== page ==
Meet The Woman Getting a PhD in Gamergate and the Death Eaters Trying To Stop Her
And like Hermione Granger before her, this Canadian pop-culture writer and videogames scholar is a studious witch, working on her PhD while boldly standing against hordes of Death Eaters, or as you probably know them, Gamergaters.
Walschots studies gaming from a feminist perspective at Montreal’s Concordia University. By natural extension, her research tends to focus on the depressingly unstoppable force that is Gamergate.
“I honestly don’t know how it’s possible to do any other work,” she says.
“Games scholarship right now has the spectre of Gamergate hanging over it at all times; they don’t like games journalists or academics, and so if you’re going to write about, analyze and work at all theoretically about games, you’re doing so in … this cultural context.”
But the problem with studying Gamergate is you can’t actually talk about Gamergate. As many women in the gaming world can attest, it can be nigh-impossible to write the word “Gamergate” on the Internet without inviting a vicious flood of organized hate into your life.
The backlash is so powerful and predictable that organizers of the Canadian Games Studies Association this month asked attendees not to use the word in their any of their tweets about the event.
“This made me so incredibly sad and angry that this was something that needed to be said, and instilled as an actual policy. That there was no way we could just be left alone to DO OUR WORK and discuss a cultural phenomenon without potentially unleashing a torrent of abuse,” Walschots says.
“Saying #gamergate online has basically become analogous to standing in front of an Internet Mirror and saying ‘Candyman’ at midnight.”
It reminded her of J.K. Rowling’s Harry Potter, where wizards refer to the Dark Lord Voldemort as “He Who Must Not Be Named,” for fear of attracting his attention and fueling his power. Thus, the hashtag #Deatheaters was born.
“Then, in the closing moments of the very last session, someone put out a tweet that used The Word. It was up for less than ten minutes and was a momentary, honest mistake,” Walschots says. When she woke up the next morning, she had “hundreds of mentions and there were thousands and thousands of tweets in the tag.”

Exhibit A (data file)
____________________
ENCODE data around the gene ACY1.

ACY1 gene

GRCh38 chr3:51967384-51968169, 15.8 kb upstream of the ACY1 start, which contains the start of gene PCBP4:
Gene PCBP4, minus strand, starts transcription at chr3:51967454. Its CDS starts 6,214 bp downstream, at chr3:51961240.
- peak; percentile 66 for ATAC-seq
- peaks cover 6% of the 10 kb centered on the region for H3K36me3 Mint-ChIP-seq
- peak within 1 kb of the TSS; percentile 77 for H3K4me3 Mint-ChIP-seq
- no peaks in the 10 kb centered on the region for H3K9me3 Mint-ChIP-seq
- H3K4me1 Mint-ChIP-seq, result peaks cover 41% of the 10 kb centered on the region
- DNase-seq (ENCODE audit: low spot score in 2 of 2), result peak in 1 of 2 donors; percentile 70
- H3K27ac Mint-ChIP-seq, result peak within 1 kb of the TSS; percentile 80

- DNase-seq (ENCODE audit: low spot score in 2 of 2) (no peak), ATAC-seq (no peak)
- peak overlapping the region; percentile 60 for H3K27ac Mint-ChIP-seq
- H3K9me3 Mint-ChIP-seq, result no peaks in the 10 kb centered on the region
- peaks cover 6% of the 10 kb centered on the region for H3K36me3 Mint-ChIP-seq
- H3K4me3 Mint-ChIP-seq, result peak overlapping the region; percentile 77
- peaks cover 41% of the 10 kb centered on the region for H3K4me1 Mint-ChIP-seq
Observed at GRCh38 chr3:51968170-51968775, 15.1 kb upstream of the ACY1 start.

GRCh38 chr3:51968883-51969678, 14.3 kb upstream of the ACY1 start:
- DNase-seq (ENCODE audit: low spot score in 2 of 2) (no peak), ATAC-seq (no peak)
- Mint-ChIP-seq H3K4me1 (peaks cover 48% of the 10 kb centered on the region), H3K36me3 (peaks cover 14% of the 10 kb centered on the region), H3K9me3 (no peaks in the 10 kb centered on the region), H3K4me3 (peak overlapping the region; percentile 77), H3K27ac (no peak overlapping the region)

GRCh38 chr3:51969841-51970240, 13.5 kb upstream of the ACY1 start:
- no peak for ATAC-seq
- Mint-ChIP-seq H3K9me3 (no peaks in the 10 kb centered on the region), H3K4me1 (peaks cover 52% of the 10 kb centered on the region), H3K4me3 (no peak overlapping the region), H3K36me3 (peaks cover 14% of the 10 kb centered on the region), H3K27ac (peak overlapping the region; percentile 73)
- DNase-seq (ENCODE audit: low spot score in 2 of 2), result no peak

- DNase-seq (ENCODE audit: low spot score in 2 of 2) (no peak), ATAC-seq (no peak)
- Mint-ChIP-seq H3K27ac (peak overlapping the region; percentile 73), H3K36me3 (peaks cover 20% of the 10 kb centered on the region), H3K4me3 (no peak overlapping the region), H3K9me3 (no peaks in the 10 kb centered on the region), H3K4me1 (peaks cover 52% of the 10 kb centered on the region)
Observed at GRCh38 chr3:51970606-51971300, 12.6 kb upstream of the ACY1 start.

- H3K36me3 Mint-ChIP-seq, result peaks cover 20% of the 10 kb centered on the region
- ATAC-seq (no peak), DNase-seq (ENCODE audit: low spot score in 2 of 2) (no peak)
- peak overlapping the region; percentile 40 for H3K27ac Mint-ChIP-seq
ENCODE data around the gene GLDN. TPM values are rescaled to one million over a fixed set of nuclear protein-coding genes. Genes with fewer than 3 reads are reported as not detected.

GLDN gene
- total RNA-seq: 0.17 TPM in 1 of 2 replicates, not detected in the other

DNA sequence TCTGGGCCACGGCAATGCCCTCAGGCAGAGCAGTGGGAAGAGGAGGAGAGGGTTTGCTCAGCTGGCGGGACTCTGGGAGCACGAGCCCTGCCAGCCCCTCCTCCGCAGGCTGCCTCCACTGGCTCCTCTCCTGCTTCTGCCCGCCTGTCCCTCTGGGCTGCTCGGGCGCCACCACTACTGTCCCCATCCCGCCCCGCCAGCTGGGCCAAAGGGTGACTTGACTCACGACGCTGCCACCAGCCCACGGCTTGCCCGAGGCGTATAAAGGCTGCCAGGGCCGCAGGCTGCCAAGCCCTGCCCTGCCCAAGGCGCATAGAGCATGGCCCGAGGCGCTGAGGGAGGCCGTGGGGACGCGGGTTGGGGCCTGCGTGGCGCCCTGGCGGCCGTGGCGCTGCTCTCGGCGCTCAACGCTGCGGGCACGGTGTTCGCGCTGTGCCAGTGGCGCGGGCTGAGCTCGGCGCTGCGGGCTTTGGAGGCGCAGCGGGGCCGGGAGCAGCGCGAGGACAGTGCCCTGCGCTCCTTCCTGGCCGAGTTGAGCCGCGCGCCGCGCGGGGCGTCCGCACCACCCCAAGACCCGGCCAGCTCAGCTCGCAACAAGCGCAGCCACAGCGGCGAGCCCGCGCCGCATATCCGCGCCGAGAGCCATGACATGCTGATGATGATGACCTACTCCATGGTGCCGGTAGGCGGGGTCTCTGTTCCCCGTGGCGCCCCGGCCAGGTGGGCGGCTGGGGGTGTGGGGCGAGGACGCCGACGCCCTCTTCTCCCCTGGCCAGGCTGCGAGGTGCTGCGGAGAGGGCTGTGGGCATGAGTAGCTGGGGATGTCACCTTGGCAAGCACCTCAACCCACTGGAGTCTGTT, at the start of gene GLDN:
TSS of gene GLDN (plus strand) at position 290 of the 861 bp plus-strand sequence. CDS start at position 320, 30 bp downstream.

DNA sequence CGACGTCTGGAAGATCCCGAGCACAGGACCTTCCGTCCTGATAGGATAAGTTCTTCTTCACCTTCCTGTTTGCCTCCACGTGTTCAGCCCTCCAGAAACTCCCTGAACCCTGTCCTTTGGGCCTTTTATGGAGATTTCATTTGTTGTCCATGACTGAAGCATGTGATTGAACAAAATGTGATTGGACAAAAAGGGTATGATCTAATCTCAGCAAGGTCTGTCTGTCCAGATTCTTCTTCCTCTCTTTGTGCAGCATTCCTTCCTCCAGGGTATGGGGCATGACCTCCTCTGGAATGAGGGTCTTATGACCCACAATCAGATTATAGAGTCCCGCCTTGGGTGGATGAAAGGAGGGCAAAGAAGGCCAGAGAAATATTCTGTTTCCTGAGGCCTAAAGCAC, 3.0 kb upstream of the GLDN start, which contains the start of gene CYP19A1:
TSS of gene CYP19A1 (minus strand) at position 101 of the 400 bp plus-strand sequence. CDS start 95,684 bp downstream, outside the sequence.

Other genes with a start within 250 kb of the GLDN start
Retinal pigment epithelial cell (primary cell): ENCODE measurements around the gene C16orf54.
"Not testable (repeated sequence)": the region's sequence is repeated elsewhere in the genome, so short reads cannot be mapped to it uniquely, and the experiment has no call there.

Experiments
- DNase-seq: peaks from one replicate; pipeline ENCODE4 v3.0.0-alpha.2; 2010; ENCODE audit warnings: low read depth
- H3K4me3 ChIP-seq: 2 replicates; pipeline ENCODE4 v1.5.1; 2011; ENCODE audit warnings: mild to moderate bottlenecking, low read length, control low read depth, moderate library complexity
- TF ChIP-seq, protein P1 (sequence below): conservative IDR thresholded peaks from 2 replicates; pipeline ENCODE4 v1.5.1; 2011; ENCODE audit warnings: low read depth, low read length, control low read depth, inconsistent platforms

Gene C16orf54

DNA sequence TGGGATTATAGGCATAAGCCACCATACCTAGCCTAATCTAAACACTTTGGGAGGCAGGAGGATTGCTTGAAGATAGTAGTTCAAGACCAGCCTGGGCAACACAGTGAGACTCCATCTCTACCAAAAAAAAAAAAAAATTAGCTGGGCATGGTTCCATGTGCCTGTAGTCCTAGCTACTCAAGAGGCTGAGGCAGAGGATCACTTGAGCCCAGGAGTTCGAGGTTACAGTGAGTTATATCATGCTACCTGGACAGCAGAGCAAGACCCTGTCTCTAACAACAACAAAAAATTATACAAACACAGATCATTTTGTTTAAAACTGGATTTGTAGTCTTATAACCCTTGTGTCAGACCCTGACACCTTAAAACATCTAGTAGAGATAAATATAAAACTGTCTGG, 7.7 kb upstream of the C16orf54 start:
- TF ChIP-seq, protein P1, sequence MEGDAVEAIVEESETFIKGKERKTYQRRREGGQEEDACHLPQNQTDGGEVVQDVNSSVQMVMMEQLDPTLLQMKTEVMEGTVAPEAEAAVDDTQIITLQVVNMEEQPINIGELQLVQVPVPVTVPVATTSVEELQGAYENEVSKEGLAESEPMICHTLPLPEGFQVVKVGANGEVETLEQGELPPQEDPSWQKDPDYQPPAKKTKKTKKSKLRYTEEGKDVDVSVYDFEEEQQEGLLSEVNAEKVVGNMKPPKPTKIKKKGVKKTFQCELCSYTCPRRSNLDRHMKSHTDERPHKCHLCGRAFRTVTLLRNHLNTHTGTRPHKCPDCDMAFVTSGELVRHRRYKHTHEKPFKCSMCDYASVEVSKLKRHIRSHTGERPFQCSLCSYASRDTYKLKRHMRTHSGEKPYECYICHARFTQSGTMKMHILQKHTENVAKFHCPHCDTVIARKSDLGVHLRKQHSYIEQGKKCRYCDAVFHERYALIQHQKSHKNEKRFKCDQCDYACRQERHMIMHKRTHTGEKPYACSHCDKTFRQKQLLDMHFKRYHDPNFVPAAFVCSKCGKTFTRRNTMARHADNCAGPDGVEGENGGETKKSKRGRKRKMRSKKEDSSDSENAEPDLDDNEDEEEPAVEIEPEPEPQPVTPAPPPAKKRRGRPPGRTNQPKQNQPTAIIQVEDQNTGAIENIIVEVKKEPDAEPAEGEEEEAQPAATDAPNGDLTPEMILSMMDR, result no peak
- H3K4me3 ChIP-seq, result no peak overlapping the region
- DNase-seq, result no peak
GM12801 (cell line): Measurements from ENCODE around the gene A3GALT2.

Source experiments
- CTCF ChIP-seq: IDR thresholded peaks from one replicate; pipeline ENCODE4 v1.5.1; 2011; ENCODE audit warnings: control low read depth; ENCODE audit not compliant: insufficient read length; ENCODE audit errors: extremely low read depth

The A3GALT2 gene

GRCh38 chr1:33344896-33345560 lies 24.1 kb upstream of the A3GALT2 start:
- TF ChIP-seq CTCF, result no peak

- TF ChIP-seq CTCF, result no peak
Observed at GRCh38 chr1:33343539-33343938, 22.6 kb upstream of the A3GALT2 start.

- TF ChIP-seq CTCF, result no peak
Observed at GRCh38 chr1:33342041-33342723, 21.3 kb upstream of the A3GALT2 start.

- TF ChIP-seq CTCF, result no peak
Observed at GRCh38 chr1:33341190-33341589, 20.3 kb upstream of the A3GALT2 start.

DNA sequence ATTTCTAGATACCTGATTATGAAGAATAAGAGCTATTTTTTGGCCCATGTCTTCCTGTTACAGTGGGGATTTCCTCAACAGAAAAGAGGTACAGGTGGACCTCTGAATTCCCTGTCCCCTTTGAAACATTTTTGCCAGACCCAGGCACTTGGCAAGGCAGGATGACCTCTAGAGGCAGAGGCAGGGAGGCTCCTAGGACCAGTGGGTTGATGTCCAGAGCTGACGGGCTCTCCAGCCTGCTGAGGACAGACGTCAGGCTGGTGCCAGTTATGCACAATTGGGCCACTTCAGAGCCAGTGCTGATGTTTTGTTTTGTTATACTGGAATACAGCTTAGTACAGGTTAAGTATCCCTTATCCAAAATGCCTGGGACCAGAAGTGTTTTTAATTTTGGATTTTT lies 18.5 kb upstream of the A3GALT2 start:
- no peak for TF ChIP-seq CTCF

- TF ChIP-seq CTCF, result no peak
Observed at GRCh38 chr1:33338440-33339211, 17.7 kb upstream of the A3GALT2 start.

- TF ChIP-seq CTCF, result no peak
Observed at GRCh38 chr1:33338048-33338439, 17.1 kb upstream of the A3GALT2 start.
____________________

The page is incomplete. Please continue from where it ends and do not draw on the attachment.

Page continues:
It didn’t take them long to learn about Walschot’s PhD, and the ‘gaters did what ‘gaters do best — they gathered in dark corners of Reddit and began to organize.
“There have been calls to attend future conference panels that I am presenting on, to contact the dean of graduate studies at Concordia in an attempt to get me expelled, to buy up all the domain names associated with my name and handle to ruin my SEO for future employers,” she says.
On Twitter, she’s been on the receiving end of “everything from invitations to debate to crude insults, questions about the validity of my work and critiques of my appearance, hate speech to hentai.” One guy even accused of her witchcraft.
“I flatly refuse to let this scare me away and engaging actually helps me handle it,” Walschots, who often engages her haters with grace and good humour, says. She takes her cue from feminist writer Lindy West, perhaps the Internet’s most famous troll–wrangler.
“Engaging seems to help them see me as a human being instead of a symbol or cartoon of a human, and it’s harder to lash out at an actual person,” she says. “Plus, I’m generally pretty hard to rattle, and have a genuinely incredible support system around me.”
Sheena Goodyear is a Toronto-based reporter and witch who works for Sun Media. You can find her on Twitter as @SheenaGoodyear or Tumblr as TheSkortingLife. Her familiar is a formerly diabetic housecat with one working ear, but her patronus is a mighty lion.
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